One Reply to “1.23.2014 Journal Prompt”

  1. He feels her standing near. Shadow-near sometimes, or crouched in the dark of corners of rooms, or lurking just behind shut doors. He hears her scold-words against him, muttered under her breath when his back is turned. And her sighs cutting like knives and all to make him smaller than he is. And in the bed – their bed once and their bed still – he suffers her heavy breath and he cannot sleep but turns fitfully in the suffocating dark.

    Three years since she was laid in the cold dark earth. Hadn’t he seen it with his own eyes and minister intoning his ‘dust to dust’ speech over the grave and prayers for her rest and eternal sleep? There’s a weighted stone at her head with her name inscribed there, and flowers that were used to be her favourites laid at her feet. Surely she must be at rest.

    He speaks with Dr Shieldwell sometimes. Dr Jennifer Shieldwell. Jenny – a slip of a girl even now. And he’d watched her growing up, playing as a child in the street, running from imagined dragons or mice, and the clack clack of her mother’s shoes loose on her feet, and kissing boys for dares and then kissing for real. Become a doctor now, and he tells her what’s what and she nods and smiles and writes things down in his notes and she tells him it is all in his head. She writes him a prescription for pills to help him sleep, but they are no help – what can a slip of a girl know, he thinks.

    And so he lies awake some nights and he listens to his wife’s breathing and he whispers stories to lull her into sleep, stories of first words and first touch and first kiss – and by degrees he woos her again to softness and then to dreaming sleep.

    And, when the day creeps up on the back of night, looks over the shoulders, and lights up his room, he rises and dresses. He has not slept, so his movements are slow and heavy and dreamlike. He dresses as though for an occasion, as though he has a place of importance to go. Shirt, and tie neatly knotted, and suit trousers pressed with creases sharp as paper cuts, and shoes that have a glassy shine to them.

    In the kitchen he makes a pot of tea and he sets the table for two – two place mats, two plates, two knives and two spoons, two cups. He pours her tea, black, and his own with milk and two sugars, two now where it used to be one.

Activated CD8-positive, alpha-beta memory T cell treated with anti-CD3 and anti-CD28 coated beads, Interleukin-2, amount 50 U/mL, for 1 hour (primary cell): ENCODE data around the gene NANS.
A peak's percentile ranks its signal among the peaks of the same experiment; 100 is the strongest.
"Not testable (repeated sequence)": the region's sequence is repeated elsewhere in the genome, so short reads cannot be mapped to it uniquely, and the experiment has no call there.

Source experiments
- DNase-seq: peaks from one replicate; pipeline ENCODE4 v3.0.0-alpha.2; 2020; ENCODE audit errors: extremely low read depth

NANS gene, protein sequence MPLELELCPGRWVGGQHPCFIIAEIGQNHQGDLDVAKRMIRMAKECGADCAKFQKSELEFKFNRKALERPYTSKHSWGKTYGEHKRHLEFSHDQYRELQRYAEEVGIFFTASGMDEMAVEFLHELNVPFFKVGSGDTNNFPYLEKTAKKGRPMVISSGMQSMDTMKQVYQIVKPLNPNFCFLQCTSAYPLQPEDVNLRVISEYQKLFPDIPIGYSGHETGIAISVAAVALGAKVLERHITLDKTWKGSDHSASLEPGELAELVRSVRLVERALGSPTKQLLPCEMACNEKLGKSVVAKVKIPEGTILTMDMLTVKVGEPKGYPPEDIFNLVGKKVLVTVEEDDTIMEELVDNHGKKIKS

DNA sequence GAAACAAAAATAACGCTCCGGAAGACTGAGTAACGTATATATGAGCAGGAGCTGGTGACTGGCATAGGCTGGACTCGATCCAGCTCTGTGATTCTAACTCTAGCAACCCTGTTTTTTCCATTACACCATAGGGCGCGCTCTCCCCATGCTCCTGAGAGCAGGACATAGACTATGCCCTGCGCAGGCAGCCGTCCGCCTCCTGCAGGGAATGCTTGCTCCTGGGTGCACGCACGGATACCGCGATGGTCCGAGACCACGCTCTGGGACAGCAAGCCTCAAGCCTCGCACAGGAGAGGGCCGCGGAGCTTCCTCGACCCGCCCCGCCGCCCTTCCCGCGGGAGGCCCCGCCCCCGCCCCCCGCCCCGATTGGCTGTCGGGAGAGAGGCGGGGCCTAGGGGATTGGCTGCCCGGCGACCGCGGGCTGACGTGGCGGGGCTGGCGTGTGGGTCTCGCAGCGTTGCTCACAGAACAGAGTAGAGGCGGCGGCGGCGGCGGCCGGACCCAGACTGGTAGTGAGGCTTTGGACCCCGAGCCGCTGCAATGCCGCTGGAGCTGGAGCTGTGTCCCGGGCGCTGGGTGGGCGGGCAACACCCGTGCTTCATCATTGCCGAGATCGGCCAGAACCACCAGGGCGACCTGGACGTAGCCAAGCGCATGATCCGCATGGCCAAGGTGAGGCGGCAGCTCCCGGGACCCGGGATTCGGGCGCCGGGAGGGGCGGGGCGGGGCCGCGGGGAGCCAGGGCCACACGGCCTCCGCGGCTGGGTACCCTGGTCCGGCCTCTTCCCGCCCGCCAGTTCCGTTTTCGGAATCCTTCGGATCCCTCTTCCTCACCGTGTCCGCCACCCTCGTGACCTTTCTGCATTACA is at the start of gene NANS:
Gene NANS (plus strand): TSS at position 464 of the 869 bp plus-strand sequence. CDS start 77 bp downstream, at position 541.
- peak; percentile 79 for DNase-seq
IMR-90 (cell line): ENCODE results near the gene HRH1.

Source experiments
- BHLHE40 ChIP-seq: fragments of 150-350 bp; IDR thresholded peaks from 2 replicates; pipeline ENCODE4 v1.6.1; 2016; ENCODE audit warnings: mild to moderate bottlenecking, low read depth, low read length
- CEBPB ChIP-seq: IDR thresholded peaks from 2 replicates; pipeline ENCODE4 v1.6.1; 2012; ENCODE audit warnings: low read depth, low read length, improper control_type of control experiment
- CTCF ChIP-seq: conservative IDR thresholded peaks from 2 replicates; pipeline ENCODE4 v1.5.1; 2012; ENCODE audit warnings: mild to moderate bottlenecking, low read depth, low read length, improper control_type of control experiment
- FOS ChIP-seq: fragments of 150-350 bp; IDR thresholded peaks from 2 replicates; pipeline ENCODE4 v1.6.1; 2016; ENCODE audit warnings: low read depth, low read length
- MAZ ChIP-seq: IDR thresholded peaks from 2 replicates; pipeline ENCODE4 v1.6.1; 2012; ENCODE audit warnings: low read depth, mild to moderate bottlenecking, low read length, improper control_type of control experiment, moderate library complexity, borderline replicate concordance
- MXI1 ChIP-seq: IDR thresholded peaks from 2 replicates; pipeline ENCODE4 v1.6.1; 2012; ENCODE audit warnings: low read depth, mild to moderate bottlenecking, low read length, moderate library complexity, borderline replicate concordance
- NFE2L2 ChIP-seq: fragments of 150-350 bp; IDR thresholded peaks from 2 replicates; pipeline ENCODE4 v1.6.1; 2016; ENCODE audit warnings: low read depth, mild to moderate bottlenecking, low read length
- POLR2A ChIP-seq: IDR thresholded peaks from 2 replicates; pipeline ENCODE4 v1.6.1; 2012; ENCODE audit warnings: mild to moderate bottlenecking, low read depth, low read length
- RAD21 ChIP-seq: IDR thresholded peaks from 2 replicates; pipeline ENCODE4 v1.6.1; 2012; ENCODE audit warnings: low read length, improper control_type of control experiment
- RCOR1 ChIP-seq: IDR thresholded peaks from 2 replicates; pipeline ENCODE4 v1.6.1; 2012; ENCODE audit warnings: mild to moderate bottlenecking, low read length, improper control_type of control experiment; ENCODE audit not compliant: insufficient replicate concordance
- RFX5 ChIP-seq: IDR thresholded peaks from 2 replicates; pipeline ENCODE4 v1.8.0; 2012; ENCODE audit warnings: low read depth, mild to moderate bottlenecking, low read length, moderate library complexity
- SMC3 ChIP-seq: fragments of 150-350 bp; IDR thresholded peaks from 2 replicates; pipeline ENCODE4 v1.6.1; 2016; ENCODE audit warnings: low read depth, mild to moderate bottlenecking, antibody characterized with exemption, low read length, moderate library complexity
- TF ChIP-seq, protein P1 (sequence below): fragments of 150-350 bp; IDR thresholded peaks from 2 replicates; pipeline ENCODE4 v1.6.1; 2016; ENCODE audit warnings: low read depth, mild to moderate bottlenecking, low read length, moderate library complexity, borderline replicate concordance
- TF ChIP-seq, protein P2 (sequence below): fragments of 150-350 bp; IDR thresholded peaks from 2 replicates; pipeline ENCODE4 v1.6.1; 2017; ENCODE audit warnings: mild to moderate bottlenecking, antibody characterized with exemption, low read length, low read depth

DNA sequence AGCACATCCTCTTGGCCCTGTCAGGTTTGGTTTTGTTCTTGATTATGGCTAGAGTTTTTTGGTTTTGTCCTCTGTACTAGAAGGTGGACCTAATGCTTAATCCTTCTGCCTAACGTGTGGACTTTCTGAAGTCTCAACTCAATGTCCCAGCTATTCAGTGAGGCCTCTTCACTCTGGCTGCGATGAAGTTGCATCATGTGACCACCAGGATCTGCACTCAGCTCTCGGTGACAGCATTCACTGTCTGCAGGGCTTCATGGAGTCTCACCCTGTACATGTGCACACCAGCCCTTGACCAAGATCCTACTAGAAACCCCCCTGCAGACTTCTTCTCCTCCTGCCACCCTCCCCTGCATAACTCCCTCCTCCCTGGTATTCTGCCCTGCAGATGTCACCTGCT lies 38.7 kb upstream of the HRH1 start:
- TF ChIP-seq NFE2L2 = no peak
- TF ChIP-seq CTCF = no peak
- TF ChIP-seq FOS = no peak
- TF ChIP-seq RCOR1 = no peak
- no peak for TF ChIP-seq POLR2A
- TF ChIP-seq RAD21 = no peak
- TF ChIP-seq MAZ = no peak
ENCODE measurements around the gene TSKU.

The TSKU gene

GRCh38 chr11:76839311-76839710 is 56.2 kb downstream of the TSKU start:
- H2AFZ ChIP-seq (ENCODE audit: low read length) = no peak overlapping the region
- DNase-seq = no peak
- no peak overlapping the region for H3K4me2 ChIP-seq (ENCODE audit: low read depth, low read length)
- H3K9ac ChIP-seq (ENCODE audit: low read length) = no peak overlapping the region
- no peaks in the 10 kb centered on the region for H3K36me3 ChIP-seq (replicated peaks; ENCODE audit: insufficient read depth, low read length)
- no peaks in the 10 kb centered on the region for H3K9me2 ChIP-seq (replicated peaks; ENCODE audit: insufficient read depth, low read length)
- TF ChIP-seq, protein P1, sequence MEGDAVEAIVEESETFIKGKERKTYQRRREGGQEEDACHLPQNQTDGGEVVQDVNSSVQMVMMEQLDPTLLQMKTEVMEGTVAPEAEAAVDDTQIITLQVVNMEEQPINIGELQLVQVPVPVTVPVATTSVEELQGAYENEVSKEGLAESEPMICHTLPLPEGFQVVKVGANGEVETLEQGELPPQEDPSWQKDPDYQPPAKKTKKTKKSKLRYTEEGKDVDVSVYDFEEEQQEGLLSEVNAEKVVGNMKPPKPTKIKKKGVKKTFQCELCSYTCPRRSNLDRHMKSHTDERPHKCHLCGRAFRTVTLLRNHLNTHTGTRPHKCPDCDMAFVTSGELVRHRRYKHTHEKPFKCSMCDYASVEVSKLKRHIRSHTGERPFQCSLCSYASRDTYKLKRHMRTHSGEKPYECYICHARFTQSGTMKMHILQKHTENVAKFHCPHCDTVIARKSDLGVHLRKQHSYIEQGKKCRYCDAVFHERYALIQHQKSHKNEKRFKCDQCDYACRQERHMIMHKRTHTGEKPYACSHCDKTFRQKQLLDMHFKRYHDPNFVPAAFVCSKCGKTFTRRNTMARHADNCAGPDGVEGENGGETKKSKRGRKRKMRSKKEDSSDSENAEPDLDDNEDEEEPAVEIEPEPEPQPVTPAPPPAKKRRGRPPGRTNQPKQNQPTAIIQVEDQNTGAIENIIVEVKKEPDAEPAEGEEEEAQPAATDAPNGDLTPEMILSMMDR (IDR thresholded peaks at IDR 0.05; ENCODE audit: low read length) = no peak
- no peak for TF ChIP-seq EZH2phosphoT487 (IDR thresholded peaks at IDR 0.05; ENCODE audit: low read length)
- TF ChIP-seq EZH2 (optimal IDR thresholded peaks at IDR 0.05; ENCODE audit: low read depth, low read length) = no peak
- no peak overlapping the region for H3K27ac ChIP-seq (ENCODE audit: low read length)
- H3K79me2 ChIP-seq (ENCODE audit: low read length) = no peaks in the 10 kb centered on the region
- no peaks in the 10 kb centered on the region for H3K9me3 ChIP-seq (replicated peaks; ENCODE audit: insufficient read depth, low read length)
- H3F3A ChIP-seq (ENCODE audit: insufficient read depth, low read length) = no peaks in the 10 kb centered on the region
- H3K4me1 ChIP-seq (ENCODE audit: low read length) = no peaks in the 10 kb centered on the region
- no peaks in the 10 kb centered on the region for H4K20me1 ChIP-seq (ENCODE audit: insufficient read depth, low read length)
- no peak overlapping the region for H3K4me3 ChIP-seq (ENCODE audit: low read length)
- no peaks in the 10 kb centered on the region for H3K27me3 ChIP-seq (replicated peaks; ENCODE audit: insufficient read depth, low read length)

‘Where is it you are off to today?’ she says. He hears the stone in her words and the broken glass. It is not really a question she asks, but is an accusation she makes. She thinks there is a woman he meets and that is why he is dressed so smart.

    He drinks his tea and gives no answer to her question except to say, ‘Be still now.’ And there, just for a brief moment, she is gone and the house holds its breath and he blinks and keeps his eyes closed to prolong the stillness. He breathes deep.

    He adjusts the collar of his shirt in the mirror, checks his pockets for change and pulls on his suit jacket, Then, just before leaving the house, he switches on the radio so she will have company.

    Outside he turns left or turns right. It does not matter which. He walks till his feet hurt in his shoes and there’s a bus-stop near. He catches the first bus that comes and he does not know where he is going. He buys a ticket from the driver and he says to the man behind the wheel that he wants to go as far as the bus goes.

    The sound of the bus and the soft jingle of the bell and the uneven movement, like swaying, like a cradle rocked or like dancing in the arms of his mother, and he always slips into sleep and he rests.

    When he wakes he is a long way from home and he is by himself. The bus driver is shaking his arm and the driver says ‘This is as far as we go, mate.’ He rubs the sleep from his eyes and he cocks his head on one side, like a bird, and he listens. Then he smiles and he tells the driver it is far enough.

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